In another case, Charles Manwill's wife, Silke Fatma Manwill, stabbed their 4-year-old son, Michael, in the chest in 1993, killing him. She was sentenced to federal prison after pleading guilty to voluntary manslaughter, and was released in 2002.

Meanwhile, Jenkins has declined to comment on her son Robert's disappearance.

"We are a joined family at this time in this crisis," said Trisha Burrill, Robert Manwill's aunt. "We are acting as one, with one goal in mind. To bring Robert back."

The Associated Press contributed to this report.


Jenkins Case Shows Custody System Doesn't Protect Kids from Abusive Moms

August 1st, 2009 by Robert Franklin, Esq.

"Jenkins' willful fracturing of a toddler's skull was apparently insufficient to convince a court to restrict her contact with her other children to only supervised visitation, or less."

In this case, we have a woman, Melissa Scott Jenkins, who is the mother of three children, each with a different father (FoxNews, 7/31/09). In 2008, she pleaded guilty to willfully fracturing the skull of her infant son by striking it on "a surface." For that she was sentenced to 29 days of work release and fined $75.50. Prior to that incident, the boy was either in state custody or that of his father, and Jenkins had visitation rights.

Now a second of Jenkins's sons, eight-year-old Robert Manwill, is missing. Boise, Idaho police fear he may be injured and Jenkins isn't talking. Robert's father had custody of him and Jenkins had visitation rights. He disappeared during one of Jenkins' visitation periods.

Jenkins' third child is a two-year-old daughter, also in the custody of her father. Mercifully, she seems to remain alive and uninjured.

Feminist organizations like NOW oppose equally shared parenting on the spurious basis that, if fathers are allowed equal rights in family courts, children will be thrust into the hands of violent abusers. The reasons why that is a nonsensical argument are too numerous to mention in this posting, but the case of Melissa Scott Jenkins amply illustrates a few.

First, existing child custody laws don't do a great job of preventing injuries to children by their parents. In the Jenkins case, her willful fracturing of a toddler's skull was apparently insufficient to convince a court to restrict her contact with her other children to only supervised visitation, or less. Why? We don't know, but whatever the reason, the fact remains that under the current child custody scheme, parents injure children. If shared parenting were adopted, they still would. Shared parenting won't change human nature. To demand that it do so is to set the bar well too high.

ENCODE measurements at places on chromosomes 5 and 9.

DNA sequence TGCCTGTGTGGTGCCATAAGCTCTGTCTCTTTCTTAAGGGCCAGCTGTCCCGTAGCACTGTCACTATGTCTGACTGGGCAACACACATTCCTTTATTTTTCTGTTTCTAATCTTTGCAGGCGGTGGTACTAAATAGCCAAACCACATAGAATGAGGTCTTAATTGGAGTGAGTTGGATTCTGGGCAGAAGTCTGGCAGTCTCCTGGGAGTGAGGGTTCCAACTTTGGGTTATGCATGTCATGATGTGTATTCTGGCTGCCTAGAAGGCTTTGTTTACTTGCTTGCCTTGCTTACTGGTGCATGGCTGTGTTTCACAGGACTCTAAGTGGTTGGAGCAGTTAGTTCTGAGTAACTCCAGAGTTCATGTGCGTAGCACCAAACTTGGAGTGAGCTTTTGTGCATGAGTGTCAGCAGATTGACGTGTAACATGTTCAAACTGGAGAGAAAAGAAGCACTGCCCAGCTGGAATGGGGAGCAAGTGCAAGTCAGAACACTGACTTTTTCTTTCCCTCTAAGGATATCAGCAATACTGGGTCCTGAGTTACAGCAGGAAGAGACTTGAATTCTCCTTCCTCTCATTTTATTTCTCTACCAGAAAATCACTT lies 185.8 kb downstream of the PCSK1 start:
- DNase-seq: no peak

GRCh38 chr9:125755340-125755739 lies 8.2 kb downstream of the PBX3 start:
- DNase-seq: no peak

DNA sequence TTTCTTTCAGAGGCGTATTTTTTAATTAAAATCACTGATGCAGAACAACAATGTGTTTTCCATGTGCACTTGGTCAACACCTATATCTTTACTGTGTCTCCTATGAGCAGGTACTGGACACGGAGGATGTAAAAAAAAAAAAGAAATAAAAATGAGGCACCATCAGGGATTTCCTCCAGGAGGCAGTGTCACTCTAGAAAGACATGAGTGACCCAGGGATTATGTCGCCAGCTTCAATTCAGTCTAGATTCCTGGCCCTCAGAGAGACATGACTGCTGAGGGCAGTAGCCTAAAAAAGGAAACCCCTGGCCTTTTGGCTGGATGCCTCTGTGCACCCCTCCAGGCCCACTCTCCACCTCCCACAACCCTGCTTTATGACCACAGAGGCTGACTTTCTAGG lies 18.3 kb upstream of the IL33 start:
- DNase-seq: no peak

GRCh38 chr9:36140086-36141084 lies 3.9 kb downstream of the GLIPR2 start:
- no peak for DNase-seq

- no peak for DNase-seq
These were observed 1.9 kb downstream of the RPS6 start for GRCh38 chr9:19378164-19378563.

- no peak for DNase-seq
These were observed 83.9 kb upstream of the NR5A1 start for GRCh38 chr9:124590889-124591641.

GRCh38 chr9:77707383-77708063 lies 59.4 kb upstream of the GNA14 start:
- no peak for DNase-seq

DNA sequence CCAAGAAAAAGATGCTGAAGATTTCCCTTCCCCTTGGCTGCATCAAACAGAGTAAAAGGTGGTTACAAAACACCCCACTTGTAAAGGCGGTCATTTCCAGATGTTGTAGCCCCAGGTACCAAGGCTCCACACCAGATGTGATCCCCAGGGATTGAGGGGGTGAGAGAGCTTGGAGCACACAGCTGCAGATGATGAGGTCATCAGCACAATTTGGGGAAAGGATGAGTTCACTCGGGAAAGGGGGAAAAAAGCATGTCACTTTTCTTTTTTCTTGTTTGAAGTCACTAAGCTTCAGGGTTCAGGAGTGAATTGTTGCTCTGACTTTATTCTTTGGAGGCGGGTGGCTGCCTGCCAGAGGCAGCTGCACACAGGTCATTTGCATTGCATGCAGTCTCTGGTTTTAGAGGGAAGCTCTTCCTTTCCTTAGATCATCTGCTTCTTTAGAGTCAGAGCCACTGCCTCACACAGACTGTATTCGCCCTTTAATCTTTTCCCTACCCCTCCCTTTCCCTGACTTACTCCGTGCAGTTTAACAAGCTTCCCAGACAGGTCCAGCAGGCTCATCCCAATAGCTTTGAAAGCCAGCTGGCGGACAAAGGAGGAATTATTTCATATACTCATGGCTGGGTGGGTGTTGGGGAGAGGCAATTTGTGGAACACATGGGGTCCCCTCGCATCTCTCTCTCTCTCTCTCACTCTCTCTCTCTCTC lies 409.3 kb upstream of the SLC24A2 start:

Second, shared parenting essentially is aimed at dispensing with the concept of primary custody and visitation in favor of equal custody by both parents. (That is most importantly because children benefit from active parenting by both mother and father. Secondarily, it's to give fathers access to their children - access the current system all too readily denies.) Why that would increase the likelihood of child abuse, feminist apologists for the current system never make clear. As the Jenkins case shows, parents with only visitation rights can injure as surely as anyone else.

Third, mothers injure children as often as fathers do - maybe more so. Department of Justice figures indicate that, in cases in which a child is injured by one parent only, that parent is twice as likely to be its mother as its father. Now that's not to say that women are more dangerous to children than are men. Likely the DoJ figures reflect the fact that women spend more time caring for children than do men. But the feminist assumption that fathers are inherently dangerous to children, and therefore any law that seeks to connect children to their fathers is dangerous to them, is, to say the least, at odds with the facts.